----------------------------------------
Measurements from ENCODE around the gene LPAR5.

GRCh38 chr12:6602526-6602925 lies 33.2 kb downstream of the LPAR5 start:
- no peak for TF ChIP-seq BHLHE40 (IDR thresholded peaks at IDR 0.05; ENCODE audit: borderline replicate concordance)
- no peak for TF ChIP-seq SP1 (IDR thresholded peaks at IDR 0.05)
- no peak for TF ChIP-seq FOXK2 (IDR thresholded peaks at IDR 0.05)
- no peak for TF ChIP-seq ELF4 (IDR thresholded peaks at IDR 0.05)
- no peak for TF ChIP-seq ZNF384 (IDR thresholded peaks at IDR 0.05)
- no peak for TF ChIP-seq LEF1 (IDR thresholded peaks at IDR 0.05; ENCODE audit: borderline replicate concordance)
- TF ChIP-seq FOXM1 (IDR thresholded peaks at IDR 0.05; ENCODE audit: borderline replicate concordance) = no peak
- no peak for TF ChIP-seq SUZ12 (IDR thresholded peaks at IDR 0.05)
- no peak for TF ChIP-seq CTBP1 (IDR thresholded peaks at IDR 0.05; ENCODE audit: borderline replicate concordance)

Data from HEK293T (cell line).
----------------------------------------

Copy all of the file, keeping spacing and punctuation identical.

Measurements from ENCODE around the gene LPAR5.

GRCh38 chr12:6602526-6602925 lies 33.2 kb downstream of the LPAR5 start:
- no peak for TF ChIP-seq BHLHE40 (IDR thresholded peaks at IDR 0.05; ENCODE audit: borderline replicate concordance)
- no peak for TF ChIP-seq SP1 (IDR thresholded peaks at IDR 0.05)
- no peak for TF ChIP-seq FOXK2 (IDR thresholded peaks at IDR 0.05)
- no peak for TF ChIP-seq ELF4 (IDR thresholded peaks at IDR 0.05)
- no peak for TF ChIP-seq ZNF384 (IDR thresholded peaks at IDR 0.05)
- no peak for TF ChIP-seq LEF1 (IDR thresholded peaks at IDR 0.05; ENCODE audit: borderline replicate concordance)
- TF ChIP-seq FOXM1 (IDR thresholded peaks at IDR 0.05; ENCODE audit: borderline replicate concordance) = no peak
- no peak for TF ChIP-seq SUZ12 (IDR thresholded peaks at IDR 0.05)
- no peak for TF ChIP-seq CTBP1 (IDR thresholded peaks at IDR 0.05; ENCODE audit: borderline replicate concordance)

Data from HEK293T (cell line).